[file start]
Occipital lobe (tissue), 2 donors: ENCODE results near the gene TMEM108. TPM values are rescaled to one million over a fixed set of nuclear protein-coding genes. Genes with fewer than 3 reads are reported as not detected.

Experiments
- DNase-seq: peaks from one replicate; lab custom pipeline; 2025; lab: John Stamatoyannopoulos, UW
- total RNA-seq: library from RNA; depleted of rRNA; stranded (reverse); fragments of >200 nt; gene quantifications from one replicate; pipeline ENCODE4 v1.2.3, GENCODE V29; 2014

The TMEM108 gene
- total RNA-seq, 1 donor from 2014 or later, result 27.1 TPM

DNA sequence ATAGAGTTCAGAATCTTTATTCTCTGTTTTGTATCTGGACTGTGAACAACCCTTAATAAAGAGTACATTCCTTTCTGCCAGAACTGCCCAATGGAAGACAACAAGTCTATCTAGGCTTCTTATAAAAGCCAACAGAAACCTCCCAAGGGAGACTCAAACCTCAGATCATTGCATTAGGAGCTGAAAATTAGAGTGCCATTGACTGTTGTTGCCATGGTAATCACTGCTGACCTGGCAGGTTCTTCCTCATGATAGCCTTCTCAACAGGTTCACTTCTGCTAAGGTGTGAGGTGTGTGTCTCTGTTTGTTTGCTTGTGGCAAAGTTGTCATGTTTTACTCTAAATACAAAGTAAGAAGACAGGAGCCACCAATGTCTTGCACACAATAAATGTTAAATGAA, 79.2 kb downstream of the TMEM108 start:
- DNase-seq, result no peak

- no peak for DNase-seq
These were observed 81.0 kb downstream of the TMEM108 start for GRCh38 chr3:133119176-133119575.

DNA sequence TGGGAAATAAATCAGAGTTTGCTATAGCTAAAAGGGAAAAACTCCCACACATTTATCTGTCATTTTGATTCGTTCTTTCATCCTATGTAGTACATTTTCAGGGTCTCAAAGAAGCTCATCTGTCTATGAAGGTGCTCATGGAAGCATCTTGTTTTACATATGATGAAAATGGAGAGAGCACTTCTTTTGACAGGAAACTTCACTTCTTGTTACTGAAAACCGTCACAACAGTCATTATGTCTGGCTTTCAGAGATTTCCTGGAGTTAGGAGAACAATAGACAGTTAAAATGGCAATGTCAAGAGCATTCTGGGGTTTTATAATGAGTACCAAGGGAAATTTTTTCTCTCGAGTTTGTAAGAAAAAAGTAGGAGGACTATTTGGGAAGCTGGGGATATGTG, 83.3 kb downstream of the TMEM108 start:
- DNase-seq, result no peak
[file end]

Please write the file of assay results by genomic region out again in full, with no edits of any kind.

Occipital lobe (tissue), 2 donors: ENCODE results near the gene TMEM108. TPM values are rescaled to one million over a fixed set of nuclear protein-coding genes. Genes with fewer than 3 reads are reported as not detected.

Experiments
- DNase-seq: peaks from one replicate; lab custom pipeline; 2025; lab: John Stamatoyannopoulos, UW
- total RNA-seq: library from RNA; depleted of rRNA; stranded (reverse); fragments of >200 nt; gene quantifications from one replicate; pipeline ENCODE4 v1.2.3, GENCODE V29; 2014

The TMEM108 gene
- total RNA-seq, 1 donor from 2014 or later, result 27.1 TPM

DNA sequence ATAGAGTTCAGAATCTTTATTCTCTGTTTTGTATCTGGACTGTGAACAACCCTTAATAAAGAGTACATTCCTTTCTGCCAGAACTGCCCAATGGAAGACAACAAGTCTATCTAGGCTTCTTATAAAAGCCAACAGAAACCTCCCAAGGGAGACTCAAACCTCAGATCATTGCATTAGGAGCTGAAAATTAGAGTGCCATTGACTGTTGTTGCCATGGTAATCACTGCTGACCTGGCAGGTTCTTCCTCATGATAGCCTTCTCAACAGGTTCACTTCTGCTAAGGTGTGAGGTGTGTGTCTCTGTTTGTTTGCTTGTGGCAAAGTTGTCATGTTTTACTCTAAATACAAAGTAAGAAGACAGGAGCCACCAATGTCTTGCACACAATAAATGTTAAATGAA, 79.2 kb downstream of the TMEM108 start:
- DNase-seq, result no peak

- no peak for DNase-seq
These were observed 81.0 kb downstream of the TMEM108 start for GRCh38 chr3:133119176-133119575.

DNA sequence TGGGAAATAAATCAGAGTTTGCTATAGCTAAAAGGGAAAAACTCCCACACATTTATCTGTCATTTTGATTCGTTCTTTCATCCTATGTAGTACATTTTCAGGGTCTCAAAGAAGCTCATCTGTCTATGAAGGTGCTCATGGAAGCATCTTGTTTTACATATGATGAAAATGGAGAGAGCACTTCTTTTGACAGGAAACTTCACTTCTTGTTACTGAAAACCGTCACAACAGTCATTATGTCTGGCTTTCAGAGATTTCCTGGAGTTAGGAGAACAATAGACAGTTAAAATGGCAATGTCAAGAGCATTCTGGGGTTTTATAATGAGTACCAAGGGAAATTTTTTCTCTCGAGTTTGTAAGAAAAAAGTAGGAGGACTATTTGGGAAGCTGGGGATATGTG, 83.3 kb downstream of the TMEM108 start:
- DNase-seq, result no peak